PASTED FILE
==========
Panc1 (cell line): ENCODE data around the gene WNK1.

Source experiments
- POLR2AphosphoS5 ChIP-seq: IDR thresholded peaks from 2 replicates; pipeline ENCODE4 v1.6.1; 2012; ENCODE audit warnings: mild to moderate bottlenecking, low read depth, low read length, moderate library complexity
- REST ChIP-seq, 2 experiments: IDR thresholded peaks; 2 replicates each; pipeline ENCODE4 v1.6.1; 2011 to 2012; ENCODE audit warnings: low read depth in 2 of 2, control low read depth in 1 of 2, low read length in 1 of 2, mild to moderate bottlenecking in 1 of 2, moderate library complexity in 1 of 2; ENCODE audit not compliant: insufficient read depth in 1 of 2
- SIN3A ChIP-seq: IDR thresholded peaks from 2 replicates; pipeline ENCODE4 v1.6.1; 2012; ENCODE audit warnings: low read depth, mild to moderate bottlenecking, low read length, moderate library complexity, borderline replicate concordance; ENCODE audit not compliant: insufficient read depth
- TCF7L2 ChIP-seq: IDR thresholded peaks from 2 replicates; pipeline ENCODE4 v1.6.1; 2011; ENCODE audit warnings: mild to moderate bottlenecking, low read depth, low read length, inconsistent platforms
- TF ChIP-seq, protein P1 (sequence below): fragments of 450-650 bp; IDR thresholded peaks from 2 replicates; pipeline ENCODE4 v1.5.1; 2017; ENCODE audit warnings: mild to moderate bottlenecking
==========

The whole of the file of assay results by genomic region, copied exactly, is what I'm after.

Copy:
Panc1 (cell line): ENCODE data around the gene WNK1.

Source experiments
- POLR2AphosphoS5 ChIP-seq: IDR thresholded peaks from 2 replicates; pipeline ENCODE4 v1.6.1; 2012; ENCODE audit warnings: mild to moderate bottlenecking, low read depth, low read length, moderate library complexity
- REST ChIP-seq, 2 experiments: IDR thresholded peaks; 2 replicates each; pipeline ENCODE4 v1.6.1; 2011 to 2012; ENCODE audit warnings: low read depth in 2 of 2, control low read depth in 1 of 2, low read length in 1 of 2, mild to moderate bottlenecking in 1 of 2, moderate library complexity in 1 of 2; ENCODE audit not compliant: insufficient read depth in 1 of 2
- SIN3A ChIP-seq: IDR thresholded peaks from 2 replicates; pipeline ENCODE4 v1.6.1; 2012; ENCODE audit warnings: low read depth, mild to moderate bottlenecking, low read length, moderate library complexity, borderline replicate concordance; ENCODE audit not compliant: insufficient read depth
- TCF7L2 ChIP-seq: IDR thresholded peaks from 2 replicates; pipeline ENCODE4 v1.6.1; 2011; ENCODE audit warnings: mild to moderate bottlenecking, low read depth, low read length, inconsistent platforms
- TF ChIP-seq, protein P1 (sequence below): fragments of 450-650 bp; IDR thresholded peaks from 2 replicates; pipeline ENCODE4 v1.5.1; 2017; ENCODE audit warnings: mild to moderate bottlenecking